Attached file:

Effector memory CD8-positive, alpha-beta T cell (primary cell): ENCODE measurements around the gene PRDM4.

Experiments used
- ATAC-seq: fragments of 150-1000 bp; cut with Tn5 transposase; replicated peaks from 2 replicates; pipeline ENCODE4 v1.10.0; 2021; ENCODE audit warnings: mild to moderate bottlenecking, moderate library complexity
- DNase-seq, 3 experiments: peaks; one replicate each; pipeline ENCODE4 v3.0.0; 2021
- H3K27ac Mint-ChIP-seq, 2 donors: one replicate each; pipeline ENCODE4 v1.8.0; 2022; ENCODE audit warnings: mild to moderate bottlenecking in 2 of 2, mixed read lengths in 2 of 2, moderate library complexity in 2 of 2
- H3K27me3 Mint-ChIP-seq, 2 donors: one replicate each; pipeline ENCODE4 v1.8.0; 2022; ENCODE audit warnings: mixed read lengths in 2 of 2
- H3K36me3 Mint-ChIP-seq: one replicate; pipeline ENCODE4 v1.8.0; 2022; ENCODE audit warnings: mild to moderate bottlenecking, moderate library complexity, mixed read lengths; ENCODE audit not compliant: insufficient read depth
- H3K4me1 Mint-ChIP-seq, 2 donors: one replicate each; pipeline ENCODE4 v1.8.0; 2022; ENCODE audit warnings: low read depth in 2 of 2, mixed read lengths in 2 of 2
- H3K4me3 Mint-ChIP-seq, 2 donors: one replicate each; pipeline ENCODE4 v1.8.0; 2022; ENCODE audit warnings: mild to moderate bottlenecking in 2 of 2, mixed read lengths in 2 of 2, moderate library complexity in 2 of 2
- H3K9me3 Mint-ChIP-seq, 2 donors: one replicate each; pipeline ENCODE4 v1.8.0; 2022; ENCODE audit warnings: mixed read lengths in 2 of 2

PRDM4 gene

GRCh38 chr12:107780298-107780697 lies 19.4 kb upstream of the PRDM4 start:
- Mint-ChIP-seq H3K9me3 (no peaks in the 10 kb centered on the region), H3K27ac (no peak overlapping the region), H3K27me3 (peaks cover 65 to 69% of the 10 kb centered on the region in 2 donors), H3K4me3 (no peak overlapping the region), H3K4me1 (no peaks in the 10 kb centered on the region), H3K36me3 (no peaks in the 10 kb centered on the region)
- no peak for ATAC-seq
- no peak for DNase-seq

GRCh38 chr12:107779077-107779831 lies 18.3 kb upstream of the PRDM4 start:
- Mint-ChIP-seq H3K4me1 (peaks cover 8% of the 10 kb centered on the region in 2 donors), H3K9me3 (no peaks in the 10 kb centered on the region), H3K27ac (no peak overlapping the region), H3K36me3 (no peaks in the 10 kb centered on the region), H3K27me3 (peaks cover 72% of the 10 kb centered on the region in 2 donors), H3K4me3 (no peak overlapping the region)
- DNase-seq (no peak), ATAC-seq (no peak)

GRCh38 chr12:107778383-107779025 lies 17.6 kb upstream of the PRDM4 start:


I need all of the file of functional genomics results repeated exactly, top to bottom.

Effector memory CD8-positive, alpha-beta T cell (primary cell): ENCODE measurements around the gene PRDM4.

Experiments used
- ATAC-seq: fragments of 150-1000 bp; cut with Tn5 transposase; replicated peaks from 2 replicates; pipeline ENCODE4 v1.10.0; 2021; ENCODE audit warnings: mild to moderate bottlenecking, moderate library complexity
- DNase-seq, 3 experiments: peaks; one replicate each; pipeline ENCODE4 v3.0.0; 2021
- H3K27ac Mint-ChIP-seq, 2 donors: one replicate each; pipeline ENCODE4 v1.8.0; 2022; ENCODE audit warnings: mild to moderate bottlenecking in 2 of 2, mixed read lengths in 2 of 2, moderate library complexity in 2 of 2
- H3K27me3 Mint-ChIP-seq, 2 donors: one replicate each; pipeline ENCODE4 v1.8.0; 2022; ENCODE audit warnings: mixed read lengths in 2 of 2
- H3K36me3 Mint-ChIP-seq: one replicate; pipeline ENCODE4 v1.8.0; 2022; ENCODE audit warnings: mild to moderate bottlenecking, moderate library complexity, mixed read lengths; ENCODE audit not compliant: insufficient read depth
- H3K4me1 Mint-ChIP-seq, 2 donors: one replicate each; pipeline ENCODE4 v1.8.0; 2022; ENCODE audit warnings: low read depth in 2 of 2, mixed read lengths in 2 of 2
- H3K4me3 Mint-ChIP-seq, 2 donors: one replicate each; pipeline ENCODE4 v1.8.0; 2022; ENCODE audit warnings: mild to moderate bottlenecking in 2 of 2, mixed read lengths in 2 of 2, moderate library complexity in 2 of 2
- H3K9me3 Mint-ChIP-seq, 2 donors: one replicate each; pipeline ENCODE4 v1.8.0; 2022; ENCODE audit warnings: mixed read lengths in 2 of 2

PRDM4 gene

GRCh38 chr12:107780298-107780697 lies 19.4 kb upstream of the PRDM4 start:
- Mint-ChIP-seq H3K9me3 (no peaks in the 10 kb centered on the region), H3K27ac (no peak overlapping the region), H3K27me3 (peaks cover 65 to 69% of the 10 kb centered on the region in 2 donors), H3K4me3 (no peak overlapping the region), H3K4me1 (no peaks in the 10 kb centered on the region), H3K36me3 (no peaks in the 10 kb centered on the region)
- no peak for ATAC-seq
- no peak for DNase-seq

GRCh38 chr12:107779077-107779831 lies 18.3 kb upstream of the PRDM4 start:
- Mint-ChIP-seq H3K4me1 (peaks cover 8% of the 10 kb centered on the region in 2 donors), H3K9me3 (no peaks in the 10 kb centered on the region), H3K27ac (no peak overlapping the region), H3K36me3 (no peaks in the 10 kb centered on the region), H3K27me3 (peaks cover 72% of the 10 kb centered on the region in 2 donors), H3K4me3 (no peak overlapping the region)
- DNase-seq (no peak), ATAC-seq (no peak)

GRCh38 chr12:107778383-107779025 lies 17.6 kb upstream of the PRDM4 start: